The new European Commission took office on 1 November 2014. It will serve a five year term. It is led by Jean-Claude Juncker.
The European Commissioner for Transport (including maritime transport) is Violeta Bulc. She is a Slovenian telecom entrepreneur and politician. She served as a Minister without Portfolio in the Slovenian Government was but responsible for Development, Strategic Projects and Cohesion from 19 September 2014 to 1 November 2014 in the centre-left Cerar Government in Slovenia. She seems well-qualified for the shipping brief having practised fire-walking and engaged in tae kwon do! Commissioner Bulc is responsible for DG Mobility and Transport (“MOVE”) and the relevant parts of the Innovation and Networks Executive Agency (“INEA”) as well as being responsible for relations with: (a) the European Railway Agency (“ERA”); (b) the European Aviation Safety Agency (“EASA”); and (c) the European Maritime Safety Agency (“EMSA”). As this Commission is organised into "project teams" where different Commissioners come together to work on common projects, it is notable that Commissioner Bulc is part of the Project Teams which deal with Jobs, Growth, Investment and Competitiveness, Digital Single Market, Energy Union, Better Regulation and Interinstitutional Affairs, Budget and Human Resources as well as Europe in the World; interestingly, there is no specific maritime-related item on that agenda.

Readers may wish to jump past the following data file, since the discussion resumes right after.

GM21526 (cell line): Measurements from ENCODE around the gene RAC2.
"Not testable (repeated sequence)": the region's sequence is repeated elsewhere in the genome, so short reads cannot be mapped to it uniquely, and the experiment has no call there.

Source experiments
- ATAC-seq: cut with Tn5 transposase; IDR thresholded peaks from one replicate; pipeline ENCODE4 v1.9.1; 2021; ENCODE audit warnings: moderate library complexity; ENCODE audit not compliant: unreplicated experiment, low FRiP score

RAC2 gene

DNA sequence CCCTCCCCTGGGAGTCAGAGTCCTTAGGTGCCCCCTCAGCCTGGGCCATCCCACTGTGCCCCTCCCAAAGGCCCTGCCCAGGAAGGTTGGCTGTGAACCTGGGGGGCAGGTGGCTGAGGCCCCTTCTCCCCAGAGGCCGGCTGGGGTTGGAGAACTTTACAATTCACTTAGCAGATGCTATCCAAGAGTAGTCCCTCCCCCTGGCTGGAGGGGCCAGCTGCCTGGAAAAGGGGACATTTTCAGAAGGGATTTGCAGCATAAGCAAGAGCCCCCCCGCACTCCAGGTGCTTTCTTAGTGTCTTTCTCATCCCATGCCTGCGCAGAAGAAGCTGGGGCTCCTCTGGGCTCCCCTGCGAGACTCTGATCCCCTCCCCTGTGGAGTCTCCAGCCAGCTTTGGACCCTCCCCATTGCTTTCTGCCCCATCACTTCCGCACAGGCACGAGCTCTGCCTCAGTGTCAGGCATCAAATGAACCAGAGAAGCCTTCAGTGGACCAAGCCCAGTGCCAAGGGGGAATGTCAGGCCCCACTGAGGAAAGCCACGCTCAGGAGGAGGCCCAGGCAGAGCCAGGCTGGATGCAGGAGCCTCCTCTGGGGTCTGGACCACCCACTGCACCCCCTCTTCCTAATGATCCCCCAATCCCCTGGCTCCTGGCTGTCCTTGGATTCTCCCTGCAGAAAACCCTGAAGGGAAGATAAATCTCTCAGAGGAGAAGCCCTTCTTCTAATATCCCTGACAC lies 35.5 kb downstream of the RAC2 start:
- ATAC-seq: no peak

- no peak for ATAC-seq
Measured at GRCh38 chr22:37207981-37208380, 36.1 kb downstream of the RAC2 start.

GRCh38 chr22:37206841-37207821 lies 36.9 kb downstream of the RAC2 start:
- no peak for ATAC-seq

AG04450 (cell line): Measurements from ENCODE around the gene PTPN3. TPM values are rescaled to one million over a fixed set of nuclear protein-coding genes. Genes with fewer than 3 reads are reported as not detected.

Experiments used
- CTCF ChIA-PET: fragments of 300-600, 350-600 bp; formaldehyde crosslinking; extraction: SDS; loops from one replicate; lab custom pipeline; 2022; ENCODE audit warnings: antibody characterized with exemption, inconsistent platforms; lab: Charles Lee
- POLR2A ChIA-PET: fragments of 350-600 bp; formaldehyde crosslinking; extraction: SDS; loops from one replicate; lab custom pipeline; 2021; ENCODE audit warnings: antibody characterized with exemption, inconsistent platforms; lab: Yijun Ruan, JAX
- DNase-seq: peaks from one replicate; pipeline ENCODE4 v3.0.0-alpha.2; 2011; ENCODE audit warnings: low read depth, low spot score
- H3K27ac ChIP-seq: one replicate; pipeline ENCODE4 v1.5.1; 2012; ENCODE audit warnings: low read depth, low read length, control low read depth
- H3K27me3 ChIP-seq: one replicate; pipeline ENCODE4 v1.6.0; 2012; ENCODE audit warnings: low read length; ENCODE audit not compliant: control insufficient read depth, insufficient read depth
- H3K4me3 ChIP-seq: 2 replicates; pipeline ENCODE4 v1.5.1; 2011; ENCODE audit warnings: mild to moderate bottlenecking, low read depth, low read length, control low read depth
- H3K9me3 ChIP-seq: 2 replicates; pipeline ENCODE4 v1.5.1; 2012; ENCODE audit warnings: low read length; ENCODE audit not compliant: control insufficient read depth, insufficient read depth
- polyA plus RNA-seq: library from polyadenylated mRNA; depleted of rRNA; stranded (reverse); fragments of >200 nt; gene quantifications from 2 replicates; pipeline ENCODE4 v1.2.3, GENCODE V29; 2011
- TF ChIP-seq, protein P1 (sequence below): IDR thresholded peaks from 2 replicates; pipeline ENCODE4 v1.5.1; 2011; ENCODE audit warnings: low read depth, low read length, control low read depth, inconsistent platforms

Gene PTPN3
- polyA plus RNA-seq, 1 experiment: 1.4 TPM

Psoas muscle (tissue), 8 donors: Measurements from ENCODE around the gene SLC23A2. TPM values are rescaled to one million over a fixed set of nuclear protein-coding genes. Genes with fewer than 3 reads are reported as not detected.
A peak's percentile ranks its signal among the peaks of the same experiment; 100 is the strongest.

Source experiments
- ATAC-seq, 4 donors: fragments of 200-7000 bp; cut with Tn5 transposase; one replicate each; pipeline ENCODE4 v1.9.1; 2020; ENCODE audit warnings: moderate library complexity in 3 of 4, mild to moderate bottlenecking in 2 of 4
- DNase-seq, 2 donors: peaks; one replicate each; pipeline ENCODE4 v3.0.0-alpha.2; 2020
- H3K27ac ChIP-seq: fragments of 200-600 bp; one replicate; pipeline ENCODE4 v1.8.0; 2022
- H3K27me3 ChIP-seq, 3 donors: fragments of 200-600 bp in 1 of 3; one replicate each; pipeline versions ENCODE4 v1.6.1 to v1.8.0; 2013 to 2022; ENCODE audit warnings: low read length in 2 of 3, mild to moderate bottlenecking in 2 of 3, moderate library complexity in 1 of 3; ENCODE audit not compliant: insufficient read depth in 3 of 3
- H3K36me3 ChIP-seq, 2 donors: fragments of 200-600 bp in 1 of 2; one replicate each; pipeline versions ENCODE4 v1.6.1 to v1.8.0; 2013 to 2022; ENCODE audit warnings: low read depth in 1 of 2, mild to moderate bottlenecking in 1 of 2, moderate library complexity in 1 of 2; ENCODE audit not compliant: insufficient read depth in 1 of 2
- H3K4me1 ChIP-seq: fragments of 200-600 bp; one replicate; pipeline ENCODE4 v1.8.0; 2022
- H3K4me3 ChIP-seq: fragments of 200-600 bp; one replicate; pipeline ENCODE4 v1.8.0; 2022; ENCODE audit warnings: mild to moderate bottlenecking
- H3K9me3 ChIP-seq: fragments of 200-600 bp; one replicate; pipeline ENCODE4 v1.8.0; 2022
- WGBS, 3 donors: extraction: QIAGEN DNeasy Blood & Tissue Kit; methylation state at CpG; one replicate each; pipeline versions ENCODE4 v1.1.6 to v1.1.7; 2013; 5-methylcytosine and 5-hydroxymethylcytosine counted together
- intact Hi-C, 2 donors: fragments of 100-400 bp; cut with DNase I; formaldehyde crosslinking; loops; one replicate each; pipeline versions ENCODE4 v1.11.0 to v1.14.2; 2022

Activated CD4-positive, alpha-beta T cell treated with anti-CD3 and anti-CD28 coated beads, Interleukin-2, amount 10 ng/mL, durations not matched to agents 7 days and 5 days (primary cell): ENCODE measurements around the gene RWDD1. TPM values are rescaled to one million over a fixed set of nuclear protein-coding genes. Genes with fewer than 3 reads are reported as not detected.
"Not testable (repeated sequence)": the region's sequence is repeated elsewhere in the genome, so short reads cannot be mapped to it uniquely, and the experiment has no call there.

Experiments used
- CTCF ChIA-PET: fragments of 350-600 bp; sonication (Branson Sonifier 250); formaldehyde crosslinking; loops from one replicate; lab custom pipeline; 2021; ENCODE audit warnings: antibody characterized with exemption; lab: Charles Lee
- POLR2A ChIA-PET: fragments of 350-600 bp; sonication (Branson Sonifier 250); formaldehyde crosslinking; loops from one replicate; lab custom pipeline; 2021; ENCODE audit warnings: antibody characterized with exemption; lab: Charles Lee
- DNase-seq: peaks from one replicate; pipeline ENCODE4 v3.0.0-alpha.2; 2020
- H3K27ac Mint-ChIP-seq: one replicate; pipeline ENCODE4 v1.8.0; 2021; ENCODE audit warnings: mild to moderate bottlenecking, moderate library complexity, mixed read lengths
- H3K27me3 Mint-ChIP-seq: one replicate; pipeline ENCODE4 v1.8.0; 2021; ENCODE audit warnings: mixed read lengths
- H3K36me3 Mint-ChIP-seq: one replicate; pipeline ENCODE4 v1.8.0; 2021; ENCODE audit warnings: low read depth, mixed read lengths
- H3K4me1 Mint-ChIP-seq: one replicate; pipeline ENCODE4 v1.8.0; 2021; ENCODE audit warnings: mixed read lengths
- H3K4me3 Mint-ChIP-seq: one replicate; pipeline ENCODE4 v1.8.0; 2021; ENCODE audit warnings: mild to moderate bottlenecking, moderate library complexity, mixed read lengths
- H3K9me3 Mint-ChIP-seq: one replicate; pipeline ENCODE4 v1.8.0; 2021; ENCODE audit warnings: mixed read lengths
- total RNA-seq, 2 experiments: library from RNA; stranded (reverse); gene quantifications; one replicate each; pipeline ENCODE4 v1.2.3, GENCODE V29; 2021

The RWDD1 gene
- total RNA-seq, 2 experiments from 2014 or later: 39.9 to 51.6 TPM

There are other Commissioners in the Juncker Commission whose portfolios are directly relevant to maritime matters including the following: Karmenu Vella who is the Commissioner with responsibility for the Environment, Maritime Affairs and Fisheries; Federica Mogherini who is the High Representative of the Union for Foreign Affairs and Security Policy / Vice-President of the Commission; Cecilia Malmström who is the Trade Commissioner; Miguel Arias Cañete is the Commissioner with responsibility for Climate Action & Energy; and Margrethe Vestager is the Competition Commissioner. Ultimately, the work of all the Commissioners could have an impact on maritime matters including, for example, Marianne Thyssen who is the Commissioner for Employment, Social Affairs, Skills and Labour Mobility would be relevant in the on-going extension of EU employment rights to seafarers.
This new Commission has a particular interest in the rule of law and the Charter of Fundamental Rights which could well be useful for those in the maritime sector whose rights are infringed. For example, shipping companies which cannot avail of the fundamental freedoms or whose rights were infringed during an inspection (more commonly referred to as a “dawn raid”) by the European Commission’s Directorate General for Competition may be able to sue the EU for damages.
The challenge for shipping in dealing with the Commission (and equally for the Commission in dealing with shipping) is that the sector is dealt with by several Commissioners and several Directorates General which raises interesting challenges.